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A cash flow projection over the next six months will show how immediately serious the situation is. At least in the beginning, approach the crisis thinking, “How can we raise the money we need?” rather than “How can we cut expenses?” If there are obvious cuts or ways to save money, by all means do them. You should be making any cost savings you can whether in crisis or not. But most small organizations spend so little money that looking for places to save money that don’t cause cuts in basic programs is often not a good use of time.
You will find that the instinct of many people is to cut expenses rather than raise money. The Task Force should resist this reflex as much as possible and instead use this crisis to create new income streams. Cutting expenses will not provide any permanent solution to your crisis, nor will it move you in a new direction as an organization.
An important aspect of containing the crisis is to create a message for donors and possibly the public that describes the situation but does not exaggerate its dimensions or its implications for the organization. In creating such a message, you find what is important—in fact, what is undeniably persuasive—about what you do. To do that, first return to your case statement.
During a crisis, a case statement becomes a combination of an oath of allegiance, a blueprint for action, and a source of inspiration for the work ahead. Perhaps most important, the case statement is the cornerstone for raising money effectively—crisis or no.
The message you create is specific to your current situation. To begin to craft the message, once it has found inspiration in the case statement, the Crisis Task Force or the board poses the question: “What does this organization bring to the current reality that is so critical that the organization should exist right now?” To put it more baldly, many organizations are going to go out of business in the next few years. Why shouldn’t yours be one of them?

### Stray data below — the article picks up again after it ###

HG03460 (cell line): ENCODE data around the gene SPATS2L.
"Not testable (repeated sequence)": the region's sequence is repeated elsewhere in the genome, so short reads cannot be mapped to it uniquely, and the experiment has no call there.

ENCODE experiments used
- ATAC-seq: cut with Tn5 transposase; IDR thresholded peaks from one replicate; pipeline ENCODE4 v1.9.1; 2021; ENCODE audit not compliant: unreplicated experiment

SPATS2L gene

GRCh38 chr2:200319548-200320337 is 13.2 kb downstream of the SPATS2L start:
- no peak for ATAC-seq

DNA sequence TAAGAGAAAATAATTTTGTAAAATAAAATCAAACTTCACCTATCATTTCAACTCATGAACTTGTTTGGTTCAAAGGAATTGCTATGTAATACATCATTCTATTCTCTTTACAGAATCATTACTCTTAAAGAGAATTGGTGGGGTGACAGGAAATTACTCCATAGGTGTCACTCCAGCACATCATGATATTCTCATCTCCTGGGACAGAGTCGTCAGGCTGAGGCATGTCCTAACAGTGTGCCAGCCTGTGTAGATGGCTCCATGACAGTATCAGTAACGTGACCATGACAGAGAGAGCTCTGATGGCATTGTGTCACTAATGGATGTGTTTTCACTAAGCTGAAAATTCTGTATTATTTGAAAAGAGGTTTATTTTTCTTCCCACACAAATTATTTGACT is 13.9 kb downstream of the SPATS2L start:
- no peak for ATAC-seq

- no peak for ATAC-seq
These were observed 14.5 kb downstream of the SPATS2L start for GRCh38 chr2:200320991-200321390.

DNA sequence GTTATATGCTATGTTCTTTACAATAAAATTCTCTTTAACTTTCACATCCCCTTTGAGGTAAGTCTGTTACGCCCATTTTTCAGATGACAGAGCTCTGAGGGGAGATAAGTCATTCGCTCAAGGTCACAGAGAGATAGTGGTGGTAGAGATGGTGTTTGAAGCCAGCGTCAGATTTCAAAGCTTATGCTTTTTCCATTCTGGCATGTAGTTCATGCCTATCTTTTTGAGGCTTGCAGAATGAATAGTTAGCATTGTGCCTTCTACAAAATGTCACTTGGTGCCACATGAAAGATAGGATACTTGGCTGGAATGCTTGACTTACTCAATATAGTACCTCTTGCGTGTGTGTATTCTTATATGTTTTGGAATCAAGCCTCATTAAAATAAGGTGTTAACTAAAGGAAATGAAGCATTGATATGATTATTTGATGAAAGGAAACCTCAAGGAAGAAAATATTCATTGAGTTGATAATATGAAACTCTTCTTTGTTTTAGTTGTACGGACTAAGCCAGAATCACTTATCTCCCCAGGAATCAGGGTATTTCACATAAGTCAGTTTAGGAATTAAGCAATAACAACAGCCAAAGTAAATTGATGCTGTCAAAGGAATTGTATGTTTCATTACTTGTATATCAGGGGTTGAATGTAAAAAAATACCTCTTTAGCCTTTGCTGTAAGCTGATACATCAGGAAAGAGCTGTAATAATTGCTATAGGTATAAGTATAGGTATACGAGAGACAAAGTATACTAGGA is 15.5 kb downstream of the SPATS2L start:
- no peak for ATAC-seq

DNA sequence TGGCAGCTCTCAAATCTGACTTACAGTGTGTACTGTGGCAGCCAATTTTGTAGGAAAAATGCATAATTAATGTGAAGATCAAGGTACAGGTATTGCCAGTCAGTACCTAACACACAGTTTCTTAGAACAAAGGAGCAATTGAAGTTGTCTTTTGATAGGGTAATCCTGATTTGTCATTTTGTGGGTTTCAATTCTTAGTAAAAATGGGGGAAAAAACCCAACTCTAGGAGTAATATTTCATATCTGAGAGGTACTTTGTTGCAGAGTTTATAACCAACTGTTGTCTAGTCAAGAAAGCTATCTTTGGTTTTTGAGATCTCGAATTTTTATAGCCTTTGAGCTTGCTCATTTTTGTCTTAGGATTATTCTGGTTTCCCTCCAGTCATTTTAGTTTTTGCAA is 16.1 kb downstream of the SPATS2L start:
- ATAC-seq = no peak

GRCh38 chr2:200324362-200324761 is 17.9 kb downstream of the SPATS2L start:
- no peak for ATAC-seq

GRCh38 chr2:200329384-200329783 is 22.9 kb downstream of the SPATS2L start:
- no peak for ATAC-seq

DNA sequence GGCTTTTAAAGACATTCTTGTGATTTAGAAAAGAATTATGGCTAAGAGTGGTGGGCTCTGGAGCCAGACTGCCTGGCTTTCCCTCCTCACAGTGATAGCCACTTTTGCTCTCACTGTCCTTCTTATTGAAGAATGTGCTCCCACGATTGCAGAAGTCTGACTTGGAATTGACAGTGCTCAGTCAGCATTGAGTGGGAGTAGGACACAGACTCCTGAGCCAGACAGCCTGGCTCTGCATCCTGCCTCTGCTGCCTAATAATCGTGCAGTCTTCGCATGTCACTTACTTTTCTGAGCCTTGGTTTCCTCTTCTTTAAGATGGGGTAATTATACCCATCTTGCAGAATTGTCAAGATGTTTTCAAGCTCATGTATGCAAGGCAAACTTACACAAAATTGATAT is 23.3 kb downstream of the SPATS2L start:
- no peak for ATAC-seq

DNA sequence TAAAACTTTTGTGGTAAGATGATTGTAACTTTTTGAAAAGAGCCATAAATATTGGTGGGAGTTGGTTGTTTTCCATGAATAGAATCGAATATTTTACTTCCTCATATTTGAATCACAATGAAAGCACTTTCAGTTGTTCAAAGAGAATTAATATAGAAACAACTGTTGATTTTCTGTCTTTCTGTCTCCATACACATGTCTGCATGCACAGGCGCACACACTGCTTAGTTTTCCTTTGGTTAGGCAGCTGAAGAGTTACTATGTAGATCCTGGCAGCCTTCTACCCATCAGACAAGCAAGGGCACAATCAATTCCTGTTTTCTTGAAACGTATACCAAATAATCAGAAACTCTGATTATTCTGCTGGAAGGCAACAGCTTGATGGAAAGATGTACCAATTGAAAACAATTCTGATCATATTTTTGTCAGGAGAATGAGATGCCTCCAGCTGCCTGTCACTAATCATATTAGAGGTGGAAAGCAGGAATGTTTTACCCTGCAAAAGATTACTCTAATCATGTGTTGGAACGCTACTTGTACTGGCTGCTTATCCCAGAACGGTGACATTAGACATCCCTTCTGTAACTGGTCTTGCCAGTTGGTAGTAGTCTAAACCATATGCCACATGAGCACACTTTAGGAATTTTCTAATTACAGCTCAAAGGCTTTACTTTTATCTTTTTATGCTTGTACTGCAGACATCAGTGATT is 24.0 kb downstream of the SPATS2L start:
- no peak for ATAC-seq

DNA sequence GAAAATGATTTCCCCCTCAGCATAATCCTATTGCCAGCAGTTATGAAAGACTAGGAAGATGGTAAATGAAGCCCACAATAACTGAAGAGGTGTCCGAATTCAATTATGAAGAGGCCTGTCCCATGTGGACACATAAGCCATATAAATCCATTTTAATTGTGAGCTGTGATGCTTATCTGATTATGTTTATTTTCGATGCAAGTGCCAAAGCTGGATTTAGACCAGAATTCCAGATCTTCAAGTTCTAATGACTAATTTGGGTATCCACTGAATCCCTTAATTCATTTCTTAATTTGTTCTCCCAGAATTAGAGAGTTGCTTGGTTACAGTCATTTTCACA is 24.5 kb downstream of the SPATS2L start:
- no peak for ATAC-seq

Your message should not be evasive or vague. If there are legal issues involved, ask your lawyer what you can say and what would be legally dangerous or off-limits. But if there are no legal issues, then figure out how you can tell the whole truth, but keep returning to the mission of the group. Part of the message can be that you will be sending out more information as it becomes available. Don’t be nervous about admitting that you don’t know everything yet.
In crises, we often focus on the opinions of people outside the group—the donors, the clients, even the general public. Yet our greatest difficulty in forming a message and relaying it is often at the board or staff level. It is critical that board and staff know that their opinions and feelings are welcome; further, they must not feel that they are being asked to lie or be evasive with others, but they must also understand the importance of good judgment and tact in handling difficult matters. Board and staff must be involved in the process of exploring options and discussing all points of view, or they can quickly feel stifled.
The message cannot be separated from the messenger. Finding well-respected and trustworthy people to help you deliver your message is just as important as the message itself. Long-time donors, funders and volunteers make great messengers. They can deliver the message and then conclude (assuming they feel this way), “I think everything will be fine,” or “I have a lot of confidence in the team of people who are working on this.” Generally, people should be told through a call or a visit. Avoid e-mail, which can be forwarded too easily and may take on a life of its own.
Fundraisers have to take into account that there is an order in which the message will be delivered. Make sure that you don’t inadvertently alienate someone simply by not informing them of the situation early on. Make a list of the people who need to hear about the crisis first. In addition to board and staff, think about anyone who thinks of themselves as close to your organization—the organizational “family.” This list will include active volunteers, long-time funders, long-time major donors, and sometimes former staff and board.